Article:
If the Byzantine Rite had any influence on the Roman in this regard, it seems much more likely it would be felt rather on Laetare Sunday, which has a similarly festive tone, and would determine the station for that day at the basilica of the Holy Cross. It may also perhaps have influenced the choice of Gospel for the Tuesday after Laetare, John 7, 14-31, which begins with the words, “Now about the middle of the feast.” However, it is difficult to see what any of this has to do with Ss Cosmas and Damian; they were indeed Saints from the Byzantine East, but hardly the only ones with a church in Rome.
Folio 35r of the Gellone Sacramentary ca. 780 AD. The Mass of today’s station at Cosmas and Damian begins with the next-to-last rubric; the prayers are not those of the Saint’s feast day.
There is a further problem with this explanation. The Old Gelasian Sacramentary was copied out ca. 750 AD, but represents the state of the Roman liturgy of about 50 years earlier, before the aforementioned reform of St Gregory II. The manuscript therefore contains nothing at all for the Thursdays of Lent. However, later Gelasian sacramentaries, made towards the end of the 8th century or beginning of the 9th, do include Masses for these Thursdays, but the prayers which they have for that of the third week are not those of Ss Cosmas and Damian, and have nothing festive about them. This means that the festive character of the station suggested by the prayers currently in use may well not be original, and would therefore have played no role in determining the station. It seems to me that it would therefore be better to simply recognize that the anomaly cannot be satisfactorily explained.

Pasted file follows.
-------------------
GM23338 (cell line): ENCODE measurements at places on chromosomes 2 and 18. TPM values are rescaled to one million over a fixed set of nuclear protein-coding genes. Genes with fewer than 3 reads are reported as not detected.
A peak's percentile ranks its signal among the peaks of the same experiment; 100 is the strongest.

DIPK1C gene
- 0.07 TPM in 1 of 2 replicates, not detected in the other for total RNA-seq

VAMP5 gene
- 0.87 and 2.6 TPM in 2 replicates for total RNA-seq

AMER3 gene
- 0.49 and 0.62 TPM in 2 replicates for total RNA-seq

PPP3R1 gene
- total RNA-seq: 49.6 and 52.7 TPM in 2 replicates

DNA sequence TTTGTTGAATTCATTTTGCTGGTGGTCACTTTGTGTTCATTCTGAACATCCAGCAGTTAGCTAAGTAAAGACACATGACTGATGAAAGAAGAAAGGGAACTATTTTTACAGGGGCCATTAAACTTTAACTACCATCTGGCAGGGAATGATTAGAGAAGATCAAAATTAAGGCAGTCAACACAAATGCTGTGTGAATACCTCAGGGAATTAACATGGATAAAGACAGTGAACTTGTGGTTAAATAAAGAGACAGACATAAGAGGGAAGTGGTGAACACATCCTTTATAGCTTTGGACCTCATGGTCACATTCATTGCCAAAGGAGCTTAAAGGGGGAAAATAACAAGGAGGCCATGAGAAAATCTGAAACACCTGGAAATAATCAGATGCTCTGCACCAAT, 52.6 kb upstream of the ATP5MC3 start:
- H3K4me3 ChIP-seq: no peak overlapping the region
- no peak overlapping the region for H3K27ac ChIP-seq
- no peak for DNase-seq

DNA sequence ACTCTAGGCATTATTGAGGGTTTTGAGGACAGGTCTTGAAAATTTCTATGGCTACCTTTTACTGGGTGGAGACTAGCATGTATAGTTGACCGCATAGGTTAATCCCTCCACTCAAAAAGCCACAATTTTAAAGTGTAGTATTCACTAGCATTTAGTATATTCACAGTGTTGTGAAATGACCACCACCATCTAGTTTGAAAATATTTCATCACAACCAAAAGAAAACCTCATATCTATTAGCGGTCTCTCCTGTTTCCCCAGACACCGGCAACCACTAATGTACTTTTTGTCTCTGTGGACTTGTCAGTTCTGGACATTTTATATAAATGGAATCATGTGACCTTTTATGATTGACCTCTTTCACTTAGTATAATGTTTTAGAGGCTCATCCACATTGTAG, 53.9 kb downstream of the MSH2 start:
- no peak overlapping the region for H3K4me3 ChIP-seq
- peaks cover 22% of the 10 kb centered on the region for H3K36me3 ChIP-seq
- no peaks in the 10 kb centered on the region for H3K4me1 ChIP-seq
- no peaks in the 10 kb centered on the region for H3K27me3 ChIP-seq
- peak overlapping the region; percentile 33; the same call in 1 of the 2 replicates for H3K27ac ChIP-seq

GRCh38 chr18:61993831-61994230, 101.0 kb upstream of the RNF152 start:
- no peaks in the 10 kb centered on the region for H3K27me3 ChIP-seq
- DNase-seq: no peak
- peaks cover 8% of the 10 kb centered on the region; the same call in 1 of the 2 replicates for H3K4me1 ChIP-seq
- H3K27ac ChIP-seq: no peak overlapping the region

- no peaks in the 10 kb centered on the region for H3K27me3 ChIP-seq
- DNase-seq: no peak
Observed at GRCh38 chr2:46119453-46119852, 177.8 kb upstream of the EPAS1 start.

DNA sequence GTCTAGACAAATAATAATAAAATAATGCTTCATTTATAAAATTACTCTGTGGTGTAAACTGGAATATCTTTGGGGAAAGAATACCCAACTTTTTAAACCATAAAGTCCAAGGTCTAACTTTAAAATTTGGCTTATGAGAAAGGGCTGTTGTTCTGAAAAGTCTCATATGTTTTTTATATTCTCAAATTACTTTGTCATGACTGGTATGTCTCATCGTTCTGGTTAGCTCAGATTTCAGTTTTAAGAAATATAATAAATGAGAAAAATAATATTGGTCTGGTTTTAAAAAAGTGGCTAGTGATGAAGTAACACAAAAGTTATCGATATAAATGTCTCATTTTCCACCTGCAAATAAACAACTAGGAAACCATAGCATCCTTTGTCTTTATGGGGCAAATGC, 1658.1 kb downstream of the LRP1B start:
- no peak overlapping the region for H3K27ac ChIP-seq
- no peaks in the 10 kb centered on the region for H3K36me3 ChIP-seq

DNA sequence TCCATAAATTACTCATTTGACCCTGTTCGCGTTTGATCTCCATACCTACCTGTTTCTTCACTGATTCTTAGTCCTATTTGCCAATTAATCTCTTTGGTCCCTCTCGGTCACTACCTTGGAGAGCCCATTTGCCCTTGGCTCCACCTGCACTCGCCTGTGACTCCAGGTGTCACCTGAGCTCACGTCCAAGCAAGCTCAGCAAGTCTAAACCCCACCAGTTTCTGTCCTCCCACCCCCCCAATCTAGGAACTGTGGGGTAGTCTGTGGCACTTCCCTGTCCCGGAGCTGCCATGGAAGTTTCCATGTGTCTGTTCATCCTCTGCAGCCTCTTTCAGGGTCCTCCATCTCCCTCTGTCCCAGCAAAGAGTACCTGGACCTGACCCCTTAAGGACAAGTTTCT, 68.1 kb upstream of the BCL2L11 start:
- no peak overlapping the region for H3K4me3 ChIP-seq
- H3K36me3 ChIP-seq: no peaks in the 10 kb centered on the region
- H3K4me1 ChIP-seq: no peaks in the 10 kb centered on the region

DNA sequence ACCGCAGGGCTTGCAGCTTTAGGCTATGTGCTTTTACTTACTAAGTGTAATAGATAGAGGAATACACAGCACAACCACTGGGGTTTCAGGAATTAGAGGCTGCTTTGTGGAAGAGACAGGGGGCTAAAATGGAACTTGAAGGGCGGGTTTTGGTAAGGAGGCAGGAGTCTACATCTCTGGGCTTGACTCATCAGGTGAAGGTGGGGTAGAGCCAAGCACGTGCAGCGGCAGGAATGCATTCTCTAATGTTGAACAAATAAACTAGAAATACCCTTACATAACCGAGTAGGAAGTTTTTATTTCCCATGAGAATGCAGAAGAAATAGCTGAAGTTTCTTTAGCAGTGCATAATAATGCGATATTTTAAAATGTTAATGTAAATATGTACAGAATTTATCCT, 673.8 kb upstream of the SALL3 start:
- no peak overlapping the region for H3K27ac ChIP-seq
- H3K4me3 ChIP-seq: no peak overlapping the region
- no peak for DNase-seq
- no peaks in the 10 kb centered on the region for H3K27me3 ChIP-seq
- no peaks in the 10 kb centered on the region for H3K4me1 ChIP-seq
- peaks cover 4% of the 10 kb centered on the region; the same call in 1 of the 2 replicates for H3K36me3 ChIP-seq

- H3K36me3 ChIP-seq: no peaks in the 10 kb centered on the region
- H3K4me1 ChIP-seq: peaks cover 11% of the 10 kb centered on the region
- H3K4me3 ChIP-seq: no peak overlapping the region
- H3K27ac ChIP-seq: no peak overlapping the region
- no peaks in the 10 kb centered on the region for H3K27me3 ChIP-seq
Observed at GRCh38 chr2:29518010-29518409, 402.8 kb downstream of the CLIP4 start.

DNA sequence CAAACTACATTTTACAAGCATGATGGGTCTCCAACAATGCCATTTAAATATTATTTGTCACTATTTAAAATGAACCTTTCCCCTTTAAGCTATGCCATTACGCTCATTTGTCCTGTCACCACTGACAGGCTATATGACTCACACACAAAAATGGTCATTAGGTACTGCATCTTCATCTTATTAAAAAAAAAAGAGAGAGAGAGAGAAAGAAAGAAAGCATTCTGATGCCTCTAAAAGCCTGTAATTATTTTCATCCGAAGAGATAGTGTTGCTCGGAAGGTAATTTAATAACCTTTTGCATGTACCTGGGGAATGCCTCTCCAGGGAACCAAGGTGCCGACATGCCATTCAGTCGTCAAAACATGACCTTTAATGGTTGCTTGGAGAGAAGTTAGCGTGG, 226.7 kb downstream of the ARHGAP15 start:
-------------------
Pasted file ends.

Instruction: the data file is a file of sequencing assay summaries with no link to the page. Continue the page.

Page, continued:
The choice of some of the other liturgical texts for this Mass, however, is quite easy to understand. By the time of St Gregory II’s reform, the chant repertoire for the Masses was already regarded as a closed canon; therefore, new Gregorian propers were never composed for the Thursdays of Lent, which instead borrow them from other Masses. The Introit is taken from the 19th Sunday after Pentecost: “I am the salvation of the people, saith the Lord; from whatsoever tribulation they shall cry out to me, I will hear them, and I will be their Lord forever.”
The Latin word for “salvation” here, “salus”, also means “health”, and was clearly chosen because Cosmas and Damian were doctors; in the East, they are two among several Saints known as “moneyless” healers, those who did not charge their patients for their services. This theme is also reflected in the Gospel, Luke 4, 38-44, which recounts Christ’s healing of St Peter’s mother-in-law, followed by various other healings of physical ailments (vs. 40) and the expulsion of many demons (vs. 41). These physical healings look back to the Gospel chosen by Gregory II for the Thursday after Ash Wednesday, the healing of the centurion’s servant (Matt. 8, 5-13). The healing of the possessed looks back to the healing of the possessed daughter of the Canaanite woman on the Thursday after that (Matt. 15, 21-28), and forward to the Gospel of Passion Thursday, Luke 7, 36-50, the anointing of Christ’s feet by the sinful woman. This woman has long been understood in the West to be St Mary Magdalene, “from whom seven demons had gone out”, as stated at the beginning of the next chapter. (Luke 8, 2)